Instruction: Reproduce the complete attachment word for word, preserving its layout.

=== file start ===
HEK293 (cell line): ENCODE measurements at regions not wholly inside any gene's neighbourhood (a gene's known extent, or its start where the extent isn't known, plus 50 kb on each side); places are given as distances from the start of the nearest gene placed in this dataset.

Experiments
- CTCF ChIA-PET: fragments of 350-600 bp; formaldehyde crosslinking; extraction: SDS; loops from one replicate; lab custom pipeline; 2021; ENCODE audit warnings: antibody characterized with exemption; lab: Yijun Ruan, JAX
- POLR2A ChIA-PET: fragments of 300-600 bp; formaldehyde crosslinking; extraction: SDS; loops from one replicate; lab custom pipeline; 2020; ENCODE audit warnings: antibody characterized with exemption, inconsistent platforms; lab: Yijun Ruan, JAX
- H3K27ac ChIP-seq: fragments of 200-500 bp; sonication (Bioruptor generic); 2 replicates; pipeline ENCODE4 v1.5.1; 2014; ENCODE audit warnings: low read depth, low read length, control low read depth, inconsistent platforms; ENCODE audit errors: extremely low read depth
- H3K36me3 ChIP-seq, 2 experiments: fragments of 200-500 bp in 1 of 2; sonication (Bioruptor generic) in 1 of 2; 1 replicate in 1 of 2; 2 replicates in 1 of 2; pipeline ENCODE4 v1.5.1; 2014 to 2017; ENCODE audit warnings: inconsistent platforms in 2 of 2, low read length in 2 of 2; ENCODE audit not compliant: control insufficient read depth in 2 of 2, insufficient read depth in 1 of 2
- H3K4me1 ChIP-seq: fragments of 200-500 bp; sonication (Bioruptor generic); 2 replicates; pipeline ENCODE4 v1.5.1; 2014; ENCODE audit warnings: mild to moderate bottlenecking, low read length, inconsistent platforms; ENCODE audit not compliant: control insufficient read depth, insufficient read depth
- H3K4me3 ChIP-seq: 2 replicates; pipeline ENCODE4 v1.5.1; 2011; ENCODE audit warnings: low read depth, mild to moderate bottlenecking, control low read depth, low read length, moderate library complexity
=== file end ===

HEK293 (cell line): ENCODE measurements at regions not wholly inside any gene's neighbourhood (a gene's known extent, or its start where the extent isn't known, plus 50 kb on each side); places are given as distances from the start of the nearest gene placed in this dataset.

Experiments
- CTCF ChIA-PET: fragments of 350-600 bp; formaldehyde crosslinking; extraction: SDS; loops from one replicate; lab custom pipeline; 2021; ENCODE audit warnings: antibody characterized with exemption; lab: Yijun Ruan, JAX
- POLR2A ChIA-PET: fragments of 300-600 bp; formaldehyde crosslinking; extraction: SDS; loops from one replicate; lab custom pipeline; 2020; ENCODE audit warnings: antibody characterized with exemption, inconsistent platforms; lab: Yijun Ruan, JAX
- H3K27ac ChIP-seq: fragments of 200-500 bp; sonication (Bioruptor generic); 2 replicates; pipeline ENCODE4 v1.5.1; 2014; ENCODE audit warnings: low read depth, low read length, control low read depth, inconsistent platforms; ENCODE audit errors: extremely low read depth
- H3K36me3 ChIP-seq, 2 experiments: fragments of 200-500 bp in 1 of 2; sonication (Bioruptor generic) in 1 of 2; 1 replicate in 1 of 2; 2 replicates in 1 of 2; pipeline ENCODE4 v1.5.1; 2014 to 2017; ENCODE audit warnings: inconsistent platforms in 2 of 2, low read length in 2 of 2; ENCODE audit not compliant: control insufficient read depth in 2 of 2, insufficient read depth in 1 of 2
- H3K4me1 ChIP-seq: fragments of 200-500 bp; sonication (Bioruptor generic); 2 replicates; pipeline ENCODE4 v1.5.1; 2014; ENCODE audit warnings: mild to moderate bottlenecking, low read length, inconsistent platforms; ENCODE audit not compliant: control insufficient read depth, insufficient read depth
- H3K4me3 ChIP-seq: 2 replicates; pipeline ENCODE4 v1.5.1; 2011; ENCODE audit warnings: low read depth, mild to moderate bottlenecking, control low read depth, low read length, moderate library complexity